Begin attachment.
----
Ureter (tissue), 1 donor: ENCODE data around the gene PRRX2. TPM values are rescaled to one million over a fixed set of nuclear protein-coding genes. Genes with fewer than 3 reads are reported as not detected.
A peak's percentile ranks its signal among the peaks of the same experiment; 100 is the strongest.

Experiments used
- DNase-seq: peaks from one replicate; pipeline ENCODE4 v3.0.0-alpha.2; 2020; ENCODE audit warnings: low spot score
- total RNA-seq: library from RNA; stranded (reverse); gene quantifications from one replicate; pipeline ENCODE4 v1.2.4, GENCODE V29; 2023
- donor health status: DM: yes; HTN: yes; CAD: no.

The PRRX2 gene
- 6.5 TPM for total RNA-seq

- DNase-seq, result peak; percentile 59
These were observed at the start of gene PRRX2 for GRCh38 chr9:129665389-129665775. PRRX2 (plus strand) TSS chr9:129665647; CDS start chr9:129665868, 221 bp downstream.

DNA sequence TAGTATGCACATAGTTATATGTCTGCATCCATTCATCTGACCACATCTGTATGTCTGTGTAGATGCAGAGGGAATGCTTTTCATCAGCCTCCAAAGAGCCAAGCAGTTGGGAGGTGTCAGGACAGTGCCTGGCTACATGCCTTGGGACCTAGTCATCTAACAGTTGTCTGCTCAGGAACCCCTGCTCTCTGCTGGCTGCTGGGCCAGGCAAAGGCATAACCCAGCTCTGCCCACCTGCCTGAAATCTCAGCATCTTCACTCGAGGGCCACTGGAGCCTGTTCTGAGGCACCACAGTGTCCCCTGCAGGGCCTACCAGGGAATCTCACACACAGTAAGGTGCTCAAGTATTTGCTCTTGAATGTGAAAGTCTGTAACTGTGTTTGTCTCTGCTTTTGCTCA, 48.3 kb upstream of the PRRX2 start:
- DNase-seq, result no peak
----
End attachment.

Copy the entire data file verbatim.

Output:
Ureter (tissue), 1 donor: ENCODE data around the gene PRRX2. TPM values are rescaled to one million over a fixed set of nuclear protein-coding genes. Genes with fewer than 3 reads are reported as not detected.
A peak's percentile ranks its signal among the peaks of the same experiment; 100 is the strongest.

Experiments used
- DNase-seq: peaks from one replicate; pipeline ENCODE4 v3.0.0-alpha.2; 2020; ENCODE audit warnings: low spot score
- total RNA-seq: library from RNA; stranded (reverse); gene quantifications from one replicate; pipeline ENCODE4 v1.2.4, GENCODE V29; 2023
- donor health status: DM: yes; HTN: yes; CAD: no.

The PRRX2 gene
- 6.5 TPM for total RNA-seq

- DNase-seq, result peak; percentile 59
These were observed at the start of gene PRRX2 for GRCh38 chr9:129665389-129665775. PRRX2 (plus strand) TSS chr9:129665647; CDS start chr9:129665868, 221 bp downstream.

DNA sequence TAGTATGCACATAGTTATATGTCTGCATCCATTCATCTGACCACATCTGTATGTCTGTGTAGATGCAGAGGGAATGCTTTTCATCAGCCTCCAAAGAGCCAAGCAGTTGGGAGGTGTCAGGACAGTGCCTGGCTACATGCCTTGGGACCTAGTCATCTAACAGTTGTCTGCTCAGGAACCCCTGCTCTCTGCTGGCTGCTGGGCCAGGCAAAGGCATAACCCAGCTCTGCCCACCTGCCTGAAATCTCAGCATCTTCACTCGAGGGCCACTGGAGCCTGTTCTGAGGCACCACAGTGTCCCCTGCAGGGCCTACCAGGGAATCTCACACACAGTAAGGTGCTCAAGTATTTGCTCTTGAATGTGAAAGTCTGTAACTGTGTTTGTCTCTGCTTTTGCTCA, 48.3 kb upstream of the PRRX2 start:
- DNase-seq, result no peak